LINGUIST List 11.885

Sun Apr 16 2000

Qs: "Aber" in German, Lexicography

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  1. Birgit Kellner, Q: "aber" in German: adversative vs. emphatic
  2. creider, the craft of lexicography -- sense distinctions

Message 1: Q: "aber" in German: adversative vs. emphatic

Date: Sat, 15 Apr 2000 23:56:50 +0200
From: Birgit Kellner <birgit.kellneraon.at>
Subject: Q: "aber" in German: adversative vs. emphatic

Dear linguists,

I have questions regarding the character of the conjunction/adverb
"aber" in German and have a particular, rather vague thesis in this
respect on which I would like to invite comments from a better informed
linguistic viewpoint than mine.

To my understanding, "aber" can serve as a conjunction, as below in
sentences (1) and (2), or as an adverb, as below in sentences (3) and
(4):

(1) Hans schrieb, Jochen aber spielte Schach.
(2) Er wird kommen, kann aber nicht lange bleiben.

(3) Aber das ist sch´┐Żn!
(4) Du aber, Daniel, darfst bleiben!

Furthermore, "aber" can fulfill and additional emphatic function. Hence,
the two sentences

(1') Hans schrieb, Jochen spielte aber Schach.
(1'') Hans schrieb, aber Jochen spielte Schach.

 would be used in different situations than (1), i.e. the pragmatics
would perhaps be different, but "aber" remains a conjunction expressive
of an adversative relation between the two clauses.

 The first part of my thesis is: Provided that "aber" functions
primarily to express an adversative relation even in cases where it
possesses an additional emphatic function, this adversative relation is
one between the content of the two connected clauses; it is not for
instance one of a contrast between the clause that contains "aber" and
an expectation of the hearer that is semantically unrelated to the
content of the first clause. Thus,

(5) Es regnete gestern. Der Brotpreis blieb aber gleich.

would be understood to indicate that the price of bread is generally
expected to change when it rains, which, as the speaker emphasizes, was
curiously enough not the case when it rained yesterday. In the case of

(6) Der Bierpreis stieg in der letzten Woche um 20 Prozent. Es regnete
gestern. Der Brotpreis blieb aber gleich.

the second sentence would be understood as an interruption, a change of
subject - less awkward when introduced with "´┐Żbrigens" -, perhaps
causing some irritation on the part of the hearer. With the third
sentence, the hearer would recall the first and understand an
adversative relation between them: The speaker emphasizes that the price
of bread did surprisingly enough not rise even when it should have
risen, given that the price of beer rose significantly.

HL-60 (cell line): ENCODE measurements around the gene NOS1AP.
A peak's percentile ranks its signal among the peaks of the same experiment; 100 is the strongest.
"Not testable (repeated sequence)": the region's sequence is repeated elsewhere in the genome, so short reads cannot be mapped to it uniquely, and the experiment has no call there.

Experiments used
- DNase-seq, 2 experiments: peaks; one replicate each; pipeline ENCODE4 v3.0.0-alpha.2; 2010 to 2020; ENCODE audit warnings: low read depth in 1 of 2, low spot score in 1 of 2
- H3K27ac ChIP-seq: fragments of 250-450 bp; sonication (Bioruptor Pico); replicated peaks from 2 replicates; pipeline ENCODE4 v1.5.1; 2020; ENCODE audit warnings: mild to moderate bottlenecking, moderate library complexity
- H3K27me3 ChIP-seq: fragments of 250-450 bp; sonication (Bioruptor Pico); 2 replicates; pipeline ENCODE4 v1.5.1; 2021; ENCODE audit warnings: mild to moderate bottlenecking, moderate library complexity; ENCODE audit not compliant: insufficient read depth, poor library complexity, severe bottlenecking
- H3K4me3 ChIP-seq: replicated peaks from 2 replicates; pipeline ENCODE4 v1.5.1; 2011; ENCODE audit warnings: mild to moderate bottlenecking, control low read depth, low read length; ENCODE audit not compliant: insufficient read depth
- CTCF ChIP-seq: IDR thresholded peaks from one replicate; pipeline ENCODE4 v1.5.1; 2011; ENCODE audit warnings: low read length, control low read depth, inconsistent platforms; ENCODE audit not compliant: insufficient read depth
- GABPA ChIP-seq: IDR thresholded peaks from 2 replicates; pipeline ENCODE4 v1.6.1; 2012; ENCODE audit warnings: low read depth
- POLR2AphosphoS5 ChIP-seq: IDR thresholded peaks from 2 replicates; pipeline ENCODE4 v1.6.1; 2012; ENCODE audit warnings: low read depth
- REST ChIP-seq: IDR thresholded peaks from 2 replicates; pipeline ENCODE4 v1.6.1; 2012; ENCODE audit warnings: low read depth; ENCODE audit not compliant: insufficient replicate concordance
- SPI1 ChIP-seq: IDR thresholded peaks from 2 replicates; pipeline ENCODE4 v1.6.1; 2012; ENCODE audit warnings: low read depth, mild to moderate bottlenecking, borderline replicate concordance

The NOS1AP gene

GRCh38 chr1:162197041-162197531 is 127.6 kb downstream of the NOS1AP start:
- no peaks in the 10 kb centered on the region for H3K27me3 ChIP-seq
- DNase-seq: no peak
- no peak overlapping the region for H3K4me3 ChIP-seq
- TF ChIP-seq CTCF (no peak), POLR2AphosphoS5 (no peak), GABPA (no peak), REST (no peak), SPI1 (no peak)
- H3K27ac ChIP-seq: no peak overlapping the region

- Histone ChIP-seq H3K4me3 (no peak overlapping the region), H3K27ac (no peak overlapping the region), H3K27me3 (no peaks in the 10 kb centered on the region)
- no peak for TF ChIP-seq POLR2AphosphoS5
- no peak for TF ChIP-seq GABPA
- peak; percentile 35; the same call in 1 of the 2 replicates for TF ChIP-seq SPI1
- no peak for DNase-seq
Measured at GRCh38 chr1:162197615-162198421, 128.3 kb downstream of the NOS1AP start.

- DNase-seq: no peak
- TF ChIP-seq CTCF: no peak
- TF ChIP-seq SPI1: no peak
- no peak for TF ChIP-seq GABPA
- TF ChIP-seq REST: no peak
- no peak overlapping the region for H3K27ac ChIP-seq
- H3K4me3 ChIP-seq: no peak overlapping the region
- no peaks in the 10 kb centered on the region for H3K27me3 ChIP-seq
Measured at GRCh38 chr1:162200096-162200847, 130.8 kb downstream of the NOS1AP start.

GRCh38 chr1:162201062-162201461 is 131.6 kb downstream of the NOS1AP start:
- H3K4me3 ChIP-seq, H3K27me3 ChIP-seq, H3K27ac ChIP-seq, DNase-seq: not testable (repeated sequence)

Thirdly, I would like to extend my thesis to "aber" when it is used
as a (non-conjunctive) adverb, arguing that it does not have a purely
emphatic function without indicating at least some kind of contrast, or,
in other words, that its emphatic function is specifically one of
emphasizing contrast. Theoretically, it could be possible that this
contrast is one between the "aber"-sentence and an expectation on the
part of the hearer which was not articulated in the course of preceding
discourse, though I cannot really come up with an actual example for
such a situation. (4) for instance is likely to be uttered in a
situation where the permission to stay or leave for other people than
Daniel was already discussed, but not without any such prelude. (3)
would be either uttered in a situation where the speaker had already
denied some other object to be beautiful; or else, "aber" would have to
be classified as an interjection indicating surprise, in which case the
relation of contrast arguably is one between the "aber"-sentence and the
speaker's own expectation.

 In this context, my question is rather simple: Would one indeed
classify "aber" in (5) and (6) as a conjunction, and not as an adverb?
On what linguistic grounds is an instance of "aber" classified as either
conjunction or adverb in the first place? On semantic grounds, to the
effect that "aber" is judged to be an adverb if no preceding sentence or
clause is present with which the "aber"-sentence could be related in
terms of contrast?

 [This whole issue came up when my colleagues and me recently
discussed whether a particular usage of Sanskrit "ca" could be
translated with "aber" in German, and I would like to argue on the
grounds of the above thesis that this is inadequate.]

 Regards,

 Birgit Kellner
 Institute for Tibetan and Buddhist Studies
 Vienna University
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Message 2: the craft of lexicography -- sense distinctions

Date: Sun, 16 Apr 2000 06:36:37 -0400 (EDT)
From: creider <creiderjulian.uwo.ca>
Subject: the craft of lexicography -- sense distinctions

I would be grateful for references to any discussion of the art of
making sense distinctions in the writing of dictionaries. I believe
that James Murray, the 19th century editor of the OED, wrote that this
was one of the most time-consuming and difficult parts of the process
of creating an entry for a word. There is some discussion of the topic
in John Chadwick's _Lexicographica Graeca_, but, surprisingly, none
in Sidney Landau's _Dictionaries: The Art and Craft of Lexicography_.

Many thanks,

Chet Creider
<creiderjulian.uwo.ca>
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